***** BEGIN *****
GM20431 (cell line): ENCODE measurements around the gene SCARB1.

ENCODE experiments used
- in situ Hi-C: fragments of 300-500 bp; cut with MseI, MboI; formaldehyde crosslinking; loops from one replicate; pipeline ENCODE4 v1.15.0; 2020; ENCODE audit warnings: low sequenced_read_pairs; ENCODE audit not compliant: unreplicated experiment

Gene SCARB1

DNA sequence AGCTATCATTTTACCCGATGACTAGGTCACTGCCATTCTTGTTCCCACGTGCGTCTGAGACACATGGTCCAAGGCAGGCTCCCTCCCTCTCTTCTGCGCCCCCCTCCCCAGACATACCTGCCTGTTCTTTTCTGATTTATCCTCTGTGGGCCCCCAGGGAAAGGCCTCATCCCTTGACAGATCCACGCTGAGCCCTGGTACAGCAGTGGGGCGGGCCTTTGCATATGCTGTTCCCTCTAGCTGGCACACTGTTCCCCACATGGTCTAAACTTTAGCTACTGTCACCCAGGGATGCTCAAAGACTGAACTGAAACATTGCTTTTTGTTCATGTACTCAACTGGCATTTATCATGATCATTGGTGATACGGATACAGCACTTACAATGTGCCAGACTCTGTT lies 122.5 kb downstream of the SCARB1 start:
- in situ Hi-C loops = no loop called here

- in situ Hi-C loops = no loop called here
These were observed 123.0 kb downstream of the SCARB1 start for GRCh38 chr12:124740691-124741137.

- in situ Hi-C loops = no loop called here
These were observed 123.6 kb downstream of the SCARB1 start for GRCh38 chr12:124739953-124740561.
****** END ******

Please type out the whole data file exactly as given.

GM20431 (cell line): ENCODE measurements around the gene SCARB1.

ENCODE experiments used
- in situ Hi-C: fragments of 300-500 bp; cut with MseI, MboI; formaldehyde crosslinking; loops from one replicate; pipeline ENCODE4 v1.15.0; 2020; ENCODE audit warnings: low sequenced_read_pairs; ENCODE audit not compliant: unreplicated experiment

Gene SCARB1

DNA sequence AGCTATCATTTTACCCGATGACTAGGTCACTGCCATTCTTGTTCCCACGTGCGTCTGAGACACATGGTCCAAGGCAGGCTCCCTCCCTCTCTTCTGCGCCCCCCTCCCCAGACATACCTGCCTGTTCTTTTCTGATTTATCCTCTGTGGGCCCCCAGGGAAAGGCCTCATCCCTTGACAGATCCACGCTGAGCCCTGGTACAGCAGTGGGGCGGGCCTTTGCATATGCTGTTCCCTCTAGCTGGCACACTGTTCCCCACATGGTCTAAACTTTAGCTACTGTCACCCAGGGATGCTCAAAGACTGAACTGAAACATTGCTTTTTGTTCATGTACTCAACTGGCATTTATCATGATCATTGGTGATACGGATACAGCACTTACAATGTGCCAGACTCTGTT lies 122.5 kb downstream of the SCARB1 start:
- in situ Hi-C loops = no loop called here

- in situ Hi-C loops = no loop called here
These were observed 123.0 kb downstream of the SCARB1 start for GRCh38 chr12:124740691-124741137.

- in situ Hi-C loops = no loop called here
These were observed 123.6 kb downstream of the SCARB1 start for GRCh38 chr12:124739953-124740561.